"New England is quite as large a lump of earth as my heart can really take in." - Nathaniel Hawthorne

Saturday, October 4, 2014

Clothes Loved New and Old

Clothes should last for a very long time.  This necessarily means that they will be used for different purposes throughout their lives. Here are some examples for oxfords, khakis, belts and a few other items.

New: Business Casual and Out with Friends
Items start in this category.  Fresh out of their packages, they have sharp creases and an ironed sheen. 

Gently Worn:  Errands and Daily Life
The cuffs are starting to fray.  There may be small, subtle spots.

Heavily Worn:  Yard work
Items have holes, both from use and sometimes from moths. Patches can be evident.  They are often rumpled.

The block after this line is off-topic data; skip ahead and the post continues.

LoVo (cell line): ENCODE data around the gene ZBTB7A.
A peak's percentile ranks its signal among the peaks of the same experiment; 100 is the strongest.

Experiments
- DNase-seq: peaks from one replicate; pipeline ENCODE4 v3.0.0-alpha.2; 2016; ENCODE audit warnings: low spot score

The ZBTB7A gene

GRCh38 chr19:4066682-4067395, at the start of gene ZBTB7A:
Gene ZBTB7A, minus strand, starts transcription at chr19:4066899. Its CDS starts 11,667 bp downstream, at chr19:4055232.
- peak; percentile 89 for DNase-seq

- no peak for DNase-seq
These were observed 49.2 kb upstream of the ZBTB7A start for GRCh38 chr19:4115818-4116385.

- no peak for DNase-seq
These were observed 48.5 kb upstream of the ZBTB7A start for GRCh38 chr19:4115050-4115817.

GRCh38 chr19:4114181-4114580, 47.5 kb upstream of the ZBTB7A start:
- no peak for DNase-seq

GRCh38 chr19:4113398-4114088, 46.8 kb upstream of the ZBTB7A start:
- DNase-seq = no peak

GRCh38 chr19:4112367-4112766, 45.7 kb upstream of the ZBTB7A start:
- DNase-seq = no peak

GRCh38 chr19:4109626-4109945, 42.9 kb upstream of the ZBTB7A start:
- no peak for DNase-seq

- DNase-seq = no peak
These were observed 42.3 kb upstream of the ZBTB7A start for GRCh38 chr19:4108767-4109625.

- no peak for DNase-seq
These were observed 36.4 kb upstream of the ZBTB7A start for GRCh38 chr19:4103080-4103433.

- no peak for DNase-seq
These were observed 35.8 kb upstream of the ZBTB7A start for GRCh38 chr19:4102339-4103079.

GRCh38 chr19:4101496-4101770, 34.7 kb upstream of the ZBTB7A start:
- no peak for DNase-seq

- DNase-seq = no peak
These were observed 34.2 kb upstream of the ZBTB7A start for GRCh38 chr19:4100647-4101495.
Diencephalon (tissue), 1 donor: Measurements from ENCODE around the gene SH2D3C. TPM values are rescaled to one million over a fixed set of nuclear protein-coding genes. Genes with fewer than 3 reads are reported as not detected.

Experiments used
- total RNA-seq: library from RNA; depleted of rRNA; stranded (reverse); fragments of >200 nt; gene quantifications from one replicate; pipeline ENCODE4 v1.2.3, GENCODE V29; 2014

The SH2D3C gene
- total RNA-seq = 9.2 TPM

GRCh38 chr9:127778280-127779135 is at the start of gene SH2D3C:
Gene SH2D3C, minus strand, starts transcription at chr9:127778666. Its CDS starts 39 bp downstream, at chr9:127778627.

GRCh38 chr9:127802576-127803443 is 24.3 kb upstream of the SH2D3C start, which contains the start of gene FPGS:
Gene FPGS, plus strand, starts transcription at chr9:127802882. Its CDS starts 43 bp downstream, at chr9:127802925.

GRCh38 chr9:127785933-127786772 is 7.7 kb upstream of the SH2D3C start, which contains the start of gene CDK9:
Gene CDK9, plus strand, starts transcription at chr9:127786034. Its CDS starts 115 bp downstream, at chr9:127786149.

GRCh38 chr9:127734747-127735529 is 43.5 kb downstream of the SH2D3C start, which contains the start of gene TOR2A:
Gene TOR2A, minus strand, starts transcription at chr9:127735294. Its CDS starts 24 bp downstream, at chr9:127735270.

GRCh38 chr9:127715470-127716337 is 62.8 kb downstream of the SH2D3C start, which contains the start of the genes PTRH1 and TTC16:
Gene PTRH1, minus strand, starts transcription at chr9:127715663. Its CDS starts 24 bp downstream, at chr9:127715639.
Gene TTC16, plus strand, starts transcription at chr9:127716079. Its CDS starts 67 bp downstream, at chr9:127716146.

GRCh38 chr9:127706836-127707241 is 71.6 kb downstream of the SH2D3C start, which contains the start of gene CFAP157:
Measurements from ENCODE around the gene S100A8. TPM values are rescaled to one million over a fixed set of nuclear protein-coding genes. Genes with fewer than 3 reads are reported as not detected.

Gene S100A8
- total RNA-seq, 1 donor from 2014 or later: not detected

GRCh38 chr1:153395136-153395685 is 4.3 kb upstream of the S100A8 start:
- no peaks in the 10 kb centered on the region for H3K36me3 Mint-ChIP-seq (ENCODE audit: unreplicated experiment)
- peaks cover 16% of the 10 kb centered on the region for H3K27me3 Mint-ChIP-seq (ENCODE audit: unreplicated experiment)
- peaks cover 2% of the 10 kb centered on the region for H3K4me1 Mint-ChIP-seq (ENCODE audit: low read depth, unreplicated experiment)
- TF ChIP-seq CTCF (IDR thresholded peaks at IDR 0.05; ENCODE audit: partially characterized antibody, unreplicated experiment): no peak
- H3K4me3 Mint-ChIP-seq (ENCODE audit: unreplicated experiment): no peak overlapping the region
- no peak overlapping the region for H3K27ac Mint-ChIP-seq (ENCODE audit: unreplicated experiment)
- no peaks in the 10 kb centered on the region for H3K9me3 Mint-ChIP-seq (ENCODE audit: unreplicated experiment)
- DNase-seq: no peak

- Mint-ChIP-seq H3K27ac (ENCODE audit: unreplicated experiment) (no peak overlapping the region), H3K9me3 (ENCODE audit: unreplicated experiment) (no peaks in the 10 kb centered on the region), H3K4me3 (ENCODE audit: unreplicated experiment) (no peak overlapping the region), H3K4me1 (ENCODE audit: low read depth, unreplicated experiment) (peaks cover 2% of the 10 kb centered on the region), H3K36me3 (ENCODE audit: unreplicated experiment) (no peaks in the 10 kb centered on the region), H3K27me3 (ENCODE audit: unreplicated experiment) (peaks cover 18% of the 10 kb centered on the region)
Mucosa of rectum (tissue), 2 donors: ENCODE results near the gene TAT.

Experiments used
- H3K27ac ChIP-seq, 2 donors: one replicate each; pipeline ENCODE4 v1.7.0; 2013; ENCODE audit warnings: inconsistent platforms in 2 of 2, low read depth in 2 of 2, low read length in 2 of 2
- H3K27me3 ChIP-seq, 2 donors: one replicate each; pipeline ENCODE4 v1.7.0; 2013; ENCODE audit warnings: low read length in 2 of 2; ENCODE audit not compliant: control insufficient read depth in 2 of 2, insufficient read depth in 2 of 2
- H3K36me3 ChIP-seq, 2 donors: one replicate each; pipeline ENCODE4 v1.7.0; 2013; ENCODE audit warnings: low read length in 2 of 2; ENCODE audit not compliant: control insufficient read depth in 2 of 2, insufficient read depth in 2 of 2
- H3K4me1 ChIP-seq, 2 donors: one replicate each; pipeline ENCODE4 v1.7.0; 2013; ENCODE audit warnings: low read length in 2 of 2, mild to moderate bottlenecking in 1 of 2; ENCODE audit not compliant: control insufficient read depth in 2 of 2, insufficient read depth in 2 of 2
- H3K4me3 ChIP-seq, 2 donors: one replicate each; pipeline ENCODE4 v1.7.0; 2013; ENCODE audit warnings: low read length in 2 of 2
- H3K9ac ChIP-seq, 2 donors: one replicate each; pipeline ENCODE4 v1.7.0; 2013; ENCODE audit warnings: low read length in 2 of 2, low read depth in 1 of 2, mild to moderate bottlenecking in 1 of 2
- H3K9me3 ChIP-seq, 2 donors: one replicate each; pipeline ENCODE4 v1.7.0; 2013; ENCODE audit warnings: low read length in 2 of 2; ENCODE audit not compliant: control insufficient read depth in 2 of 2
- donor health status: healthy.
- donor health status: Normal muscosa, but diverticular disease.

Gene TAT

This approach should not cover all items of course (much of what is required for a summer wedding or a night out in the city will never be worn years later on trips to the composter).  But this approach also applies to areas as disparate as cars and furnishings. 

This perspective resolves many paradoxes, including
  • A frugality combined with an appreciation of more expensive items, and 
  • Why well-off people embrace and expect the use of well-worn items.
One Can:
  • Buy well made things to begin with. 
  • Buy classic and timeless styles.
  • Have two or all three uses in mind when making a purchase.  
  • Combine flattering and comfortable.
  • When in public, never have too many new items nor too many old.  
  • Always keep items clean.  Patch or mend where possible.  
  • Keep the three categories separate in shelves or closets.
Finding clothes that are as close to timeless as possible, flattering and well made, then taking care of them and wearing them as long as possible, will never go out of style.  (And to a lesser degree, photographs of someone wearing classic clothes will never look wildly dated.)